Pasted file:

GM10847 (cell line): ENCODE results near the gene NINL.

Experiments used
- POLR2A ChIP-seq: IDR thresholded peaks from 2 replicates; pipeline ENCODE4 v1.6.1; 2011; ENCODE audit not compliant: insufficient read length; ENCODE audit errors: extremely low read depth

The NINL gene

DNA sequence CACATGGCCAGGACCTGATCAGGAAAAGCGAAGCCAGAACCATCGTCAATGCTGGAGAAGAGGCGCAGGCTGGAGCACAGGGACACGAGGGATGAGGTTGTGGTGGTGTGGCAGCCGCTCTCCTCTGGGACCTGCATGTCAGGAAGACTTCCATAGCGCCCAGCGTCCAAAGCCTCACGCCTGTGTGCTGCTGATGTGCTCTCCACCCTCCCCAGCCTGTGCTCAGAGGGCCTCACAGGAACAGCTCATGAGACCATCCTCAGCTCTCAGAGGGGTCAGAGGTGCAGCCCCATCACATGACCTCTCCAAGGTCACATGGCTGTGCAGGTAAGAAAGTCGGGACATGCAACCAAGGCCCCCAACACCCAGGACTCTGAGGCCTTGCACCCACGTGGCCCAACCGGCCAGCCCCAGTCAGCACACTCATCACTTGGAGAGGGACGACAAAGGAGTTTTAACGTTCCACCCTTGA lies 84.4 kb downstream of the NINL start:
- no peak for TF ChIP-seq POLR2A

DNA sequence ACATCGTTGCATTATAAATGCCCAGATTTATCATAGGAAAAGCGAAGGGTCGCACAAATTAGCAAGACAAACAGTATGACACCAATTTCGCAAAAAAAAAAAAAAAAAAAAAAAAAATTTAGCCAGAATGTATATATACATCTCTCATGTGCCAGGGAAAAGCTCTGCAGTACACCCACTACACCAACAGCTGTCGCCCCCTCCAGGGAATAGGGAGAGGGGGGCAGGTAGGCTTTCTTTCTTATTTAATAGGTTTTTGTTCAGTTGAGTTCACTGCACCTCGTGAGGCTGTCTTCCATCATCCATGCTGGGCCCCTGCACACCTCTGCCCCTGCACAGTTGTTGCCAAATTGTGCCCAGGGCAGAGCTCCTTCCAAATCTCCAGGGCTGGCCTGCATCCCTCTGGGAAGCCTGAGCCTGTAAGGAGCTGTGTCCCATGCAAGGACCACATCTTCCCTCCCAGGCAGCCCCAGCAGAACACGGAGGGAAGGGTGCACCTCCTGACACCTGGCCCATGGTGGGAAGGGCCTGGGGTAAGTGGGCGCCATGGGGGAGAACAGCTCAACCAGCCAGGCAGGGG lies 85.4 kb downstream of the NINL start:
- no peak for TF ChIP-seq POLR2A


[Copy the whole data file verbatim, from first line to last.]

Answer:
GM10847 (cell line): ENCODE results near the gene NINL.

Experiments used
- POLR2A ChIP-seq: IDR thresholded peaks from 2 replicates; pipeline ENCODE4 v1.6.1; 2011; ENCODE audit not compliant: insufficient read length; ENCODE audit errors: extremely low read depth

The NINL gene

DNA sequence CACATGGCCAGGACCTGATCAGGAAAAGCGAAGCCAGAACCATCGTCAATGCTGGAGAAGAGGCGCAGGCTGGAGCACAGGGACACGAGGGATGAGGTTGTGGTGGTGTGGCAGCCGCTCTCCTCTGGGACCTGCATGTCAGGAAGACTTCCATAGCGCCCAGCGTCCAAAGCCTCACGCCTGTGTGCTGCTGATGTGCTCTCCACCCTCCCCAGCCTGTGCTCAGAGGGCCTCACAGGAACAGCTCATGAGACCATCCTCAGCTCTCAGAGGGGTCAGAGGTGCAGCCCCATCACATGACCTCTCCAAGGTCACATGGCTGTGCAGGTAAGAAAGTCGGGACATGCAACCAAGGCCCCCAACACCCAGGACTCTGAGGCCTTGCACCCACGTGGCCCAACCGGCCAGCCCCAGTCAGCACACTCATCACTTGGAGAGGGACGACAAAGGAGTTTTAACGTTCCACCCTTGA lies 84.4 kb downstream of the NINL start:
- no peak for TF ChIP-seq POLR2A

DNA sequence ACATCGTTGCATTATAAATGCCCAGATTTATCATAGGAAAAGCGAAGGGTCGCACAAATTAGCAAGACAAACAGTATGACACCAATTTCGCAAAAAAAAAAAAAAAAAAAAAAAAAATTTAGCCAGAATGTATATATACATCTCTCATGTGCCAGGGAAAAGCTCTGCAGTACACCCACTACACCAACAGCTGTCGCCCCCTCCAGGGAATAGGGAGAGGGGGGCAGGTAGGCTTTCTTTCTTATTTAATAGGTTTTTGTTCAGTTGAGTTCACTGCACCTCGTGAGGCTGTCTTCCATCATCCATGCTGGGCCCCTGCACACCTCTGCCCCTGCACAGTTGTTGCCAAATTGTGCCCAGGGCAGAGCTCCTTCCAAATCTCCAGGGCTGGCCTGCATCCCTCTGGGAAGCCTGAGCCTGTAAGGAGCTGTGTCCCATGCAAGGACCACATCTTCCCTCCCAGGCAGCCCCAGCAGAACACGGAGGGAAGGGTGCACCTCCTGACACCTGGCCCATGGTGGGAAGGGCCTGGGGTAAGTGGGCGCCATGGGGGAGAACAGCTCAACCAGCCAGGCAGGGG lies 85.4 kb downstream of the NINL start:
- no peak for TF ChIP-seq POLR2A